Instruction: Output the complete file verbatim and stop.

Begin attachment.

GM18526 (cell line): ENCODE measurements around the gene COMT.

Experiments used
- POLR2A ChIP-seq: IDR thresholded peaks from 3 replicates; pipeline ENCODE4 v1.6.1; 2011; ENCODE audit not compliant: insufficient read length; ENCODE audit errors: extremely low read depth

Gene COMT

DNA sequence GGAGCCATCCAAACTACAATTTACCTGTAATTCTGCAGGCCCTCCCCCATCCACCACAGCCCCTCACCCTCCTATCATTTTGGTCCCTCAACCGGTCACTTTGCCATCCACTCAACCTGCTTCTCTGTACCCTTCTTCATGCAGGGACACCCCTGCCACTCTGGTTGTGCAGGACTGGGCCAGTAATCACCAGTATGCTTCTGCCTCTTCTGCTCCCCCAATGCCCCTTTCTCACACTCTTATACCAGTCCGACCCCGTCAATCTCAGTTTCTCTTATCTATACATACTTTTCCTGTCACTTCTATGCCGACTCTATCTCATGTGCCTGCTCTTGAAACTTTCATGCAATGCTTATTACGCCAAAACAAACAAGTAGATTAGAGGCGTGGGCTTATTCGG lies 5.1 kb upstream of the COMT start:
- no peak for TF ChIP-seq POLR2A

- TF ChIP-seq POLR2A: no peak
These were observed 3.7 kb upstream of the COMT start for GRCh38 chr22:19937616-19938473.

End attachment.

GM18526 (cell line): ENCODE measurements around the gene COMT.

Experiments used
- POLR2A ChIP-seq: IDR thresholded peaks from 3 replicates; pipeline ENCODE4 v1.6.1; 2011; ENCODE audit not compliant: insufficient read length; ENCODE audit errors: extremely low read depth

Gene COMT

DNA sequence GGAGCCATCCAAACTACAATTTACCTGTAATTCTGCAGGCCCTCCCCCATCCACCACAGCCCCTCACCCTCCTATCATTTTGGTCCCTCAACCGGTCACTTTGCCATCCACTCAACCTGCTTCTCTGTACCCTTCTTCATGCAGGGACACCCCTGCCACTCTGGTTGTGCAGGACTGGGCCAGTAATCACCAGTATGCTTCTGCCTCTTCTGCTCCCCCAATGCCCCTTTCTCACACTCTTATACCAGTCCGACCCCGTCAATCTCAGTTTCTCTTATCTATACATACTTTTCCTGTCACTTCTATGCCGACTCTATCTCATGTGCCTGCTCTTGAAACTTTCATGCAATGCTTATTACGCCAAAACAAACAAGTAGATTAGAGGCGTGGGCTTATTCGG lies 5.1 kb upstream of the COMT start:
- no peak for TF ChIP-seq POLR2A

- TF ChIP-seq POLR2A: no peak
These were observed 3.7 kb upstream of the COMT start for GRCh38 chr22:19937616-19938473.